its complement with respect to its universe.
`enum-set-projection' projects its first argument into the
universe of its second, dropping any elements of its first
argument that do not belong to the universe of its second.
(If its first argument is a subset of the universe of its
second, then no elements are dropped, and the injection is
(make-enumeration '(black white purple maroon)))
(define color-index (enum-set-indexer colors))
(define make-color-set (enum-set-constructor colors))
(enum-set-universe colors)) => #t
(color-index 'purple) => 2
'black 'purple)) => (black purple)
(make-color-set 'white 'maroon)) => #t
(color)) => #t
(make-color-set 'black 'maroon)
(make-color-set 'white 'purple))) => #t
'(black white red green))) => #t
((enum-set-constructor (make-enumeration '(black white red green)))
'black 'white)) => #t
(enum-set-projection (make-enumeration '(black white red green))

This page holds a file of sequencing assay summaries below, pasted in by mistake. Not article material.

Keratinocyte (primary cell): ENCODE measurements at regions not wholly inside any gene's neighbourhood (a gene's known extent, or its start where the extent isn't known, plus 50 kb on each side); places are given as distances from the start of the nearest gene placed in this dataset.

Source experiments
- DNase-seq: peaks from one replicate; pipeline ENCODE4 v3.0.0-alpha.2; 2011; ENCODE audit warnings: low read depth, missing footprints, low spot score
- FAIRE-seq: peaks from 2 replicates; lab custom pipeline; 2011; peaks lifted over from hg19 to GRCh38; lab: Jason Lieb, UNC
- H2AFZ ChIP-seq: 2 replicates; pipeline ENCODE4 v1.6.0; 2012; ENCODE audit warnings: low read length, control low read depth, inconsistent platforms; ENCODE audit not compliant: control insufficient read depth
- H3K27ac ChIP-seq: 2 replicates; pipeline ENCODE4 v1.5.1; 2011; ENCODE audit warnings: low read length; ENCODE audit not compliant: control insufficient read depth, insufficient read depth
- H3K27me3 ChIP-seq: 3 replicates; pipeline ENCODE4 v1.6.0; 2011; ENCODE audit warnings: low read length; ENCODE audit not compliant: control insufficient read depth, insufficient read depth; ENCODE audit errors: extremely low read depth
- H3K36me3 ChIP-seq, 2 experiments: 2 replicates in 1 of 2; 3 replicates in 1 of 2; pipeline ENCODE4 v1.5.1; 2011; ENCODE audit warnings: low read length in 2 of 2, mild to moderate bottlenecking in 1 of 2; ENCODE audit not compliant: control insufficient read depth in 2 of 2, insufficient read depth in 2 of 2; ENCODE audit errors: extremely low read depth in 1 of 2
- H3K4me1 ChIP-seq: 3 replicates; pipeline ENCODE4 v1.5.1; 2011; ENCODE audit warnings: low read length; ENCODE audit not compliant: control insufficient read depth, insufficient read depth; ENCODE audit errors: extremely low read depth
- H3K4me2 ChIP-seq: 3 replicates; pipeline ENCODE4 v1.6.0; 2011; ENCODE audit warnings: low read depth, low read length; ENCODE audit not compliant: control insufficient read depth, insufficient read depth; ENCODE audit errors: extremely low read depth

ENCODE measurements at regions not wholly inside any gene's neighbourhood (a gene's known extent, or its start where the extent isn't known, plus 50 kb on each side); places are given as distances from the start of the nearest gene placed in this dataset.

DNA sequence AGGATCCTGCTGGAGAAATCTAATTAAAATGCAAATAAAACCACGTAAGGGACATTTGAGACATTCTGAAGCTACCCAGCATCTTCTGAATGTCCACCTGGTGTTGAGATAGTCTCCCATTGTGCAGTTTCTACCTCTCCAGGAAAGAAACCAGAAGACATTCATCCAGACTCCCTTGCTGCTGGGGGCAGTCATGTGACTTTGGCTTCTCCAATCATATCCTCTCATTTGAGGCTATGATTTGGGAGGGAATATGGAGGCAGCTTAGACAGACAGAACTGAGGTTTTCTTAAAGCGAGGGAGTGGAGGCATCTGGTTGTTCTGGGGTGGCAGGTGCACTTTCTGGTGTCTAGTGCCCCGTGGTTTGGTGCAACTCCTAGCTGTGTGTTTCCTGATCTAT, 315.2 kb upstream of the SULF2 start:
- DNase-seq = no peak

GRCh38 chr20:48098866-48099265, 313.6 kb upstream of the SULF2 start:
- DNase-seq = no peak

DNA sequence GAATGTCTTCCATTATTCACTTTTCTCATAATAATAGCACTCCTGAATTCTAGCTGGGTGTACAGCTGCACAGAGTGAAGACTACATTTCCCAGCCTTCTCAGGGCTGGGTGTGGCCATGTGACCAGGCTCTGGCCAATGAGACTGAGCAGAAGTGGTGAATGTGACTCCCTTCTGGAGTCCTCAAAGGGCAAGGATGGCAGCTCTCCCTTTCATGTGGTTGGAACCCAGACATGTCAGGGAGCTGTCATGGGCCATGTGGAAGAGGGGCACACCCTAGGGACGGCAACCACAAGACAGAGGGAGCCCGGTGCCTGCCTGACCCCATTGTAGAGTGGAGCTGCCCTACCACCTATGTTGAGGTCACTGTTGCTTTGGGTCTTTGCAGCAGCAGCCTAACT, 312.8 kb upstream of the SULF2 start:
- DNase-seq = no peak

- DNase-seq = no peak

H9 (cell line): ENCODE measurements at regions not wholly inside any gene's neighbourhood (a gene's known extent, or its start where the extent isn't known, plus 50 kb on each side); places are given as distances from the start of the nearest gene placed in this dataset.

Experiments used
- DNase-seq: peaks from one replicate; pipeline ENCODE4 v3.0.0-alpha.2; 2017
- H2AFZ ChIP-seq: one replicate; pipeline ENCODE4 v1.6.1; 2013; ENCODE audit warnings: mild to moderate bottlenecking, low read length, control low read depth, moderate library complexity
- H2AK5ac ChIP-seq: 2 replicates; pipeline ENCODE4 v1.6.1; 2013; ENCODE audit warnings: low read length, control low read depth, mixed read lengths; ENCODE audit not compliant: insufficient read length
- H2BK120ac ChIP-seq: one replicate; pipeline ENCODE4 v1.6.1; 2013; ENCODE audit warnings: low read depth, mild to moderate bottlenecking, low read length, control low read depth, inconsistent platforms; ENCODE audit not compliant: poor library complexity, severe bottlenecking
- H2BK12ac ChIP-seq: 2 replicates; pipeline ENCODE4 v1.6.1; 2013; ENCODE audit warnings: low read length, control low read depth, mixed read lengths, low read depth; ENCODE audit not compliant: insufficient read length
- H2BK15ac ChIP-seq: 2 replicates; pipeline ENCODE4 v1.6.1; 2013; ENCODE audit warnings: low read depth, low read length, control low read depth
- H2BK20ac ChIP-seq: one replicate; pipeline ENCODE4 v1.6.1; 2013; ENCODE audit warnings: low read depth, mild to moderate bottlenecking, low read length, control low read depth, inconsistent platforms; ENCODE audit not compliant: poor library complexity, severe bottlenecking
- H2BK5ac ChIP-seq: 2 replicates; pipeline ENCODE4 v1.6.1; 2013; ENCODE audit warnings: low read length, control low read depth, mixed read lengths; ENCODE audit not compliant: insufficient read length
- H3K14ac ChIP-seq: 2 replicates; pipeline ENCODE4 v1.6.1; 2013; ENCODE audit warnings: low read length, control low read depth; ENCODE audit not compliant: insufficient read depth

colors)) => (black white)
* * *
Explicit-naming syntactic interface:
(define-enumeration <type-name> ; Mike's symbol-checking macro
(<symbol> ...) ; the symbols in this universe
<constructor-syntax>) ; macro that constructs sets
where <type-name> is an identifier that will be bound to an
uninteresting macro; <symbol> ... are the symbols that form the
universe of the enumeration (in order); <constructor-syntax> is
an identifier that will be bound to a macro that, given any
finite sequence of the <symbol> ..., possibly with duplicates,
expands into an expression that evaluates to the set of those
(<type-name> <symbol>) checks at macro-expansion time whether
<symbol> is in the universe associated with <type-name>. If
it is, then (<type-name> <symbol>) is equivalent to '<symbol>.
If it isn't, then an exception must be raised at macro expansion
time, whatever that means.
(<constructor-syntax> <symbol> ...) checks at macro-expansion
time whether every <symbol> ... is in the universe associated
with <type-name>. If one or more isn't, then an exception
must be raised at macro expansion time, whatever that means.
Otherwise (<constructor-syntax> <symbol> ...) is equivalent to
((enum-set-constructor (<constructor-syntax>)) (list '<symbol> ...)).
'(black white purple maroon)
(color black) => black
(color purpel) => <expansion-time error>
(enum-set->list (color-set)) => ()
(color-set maroon white)) => (white maroon)
[end of proposal]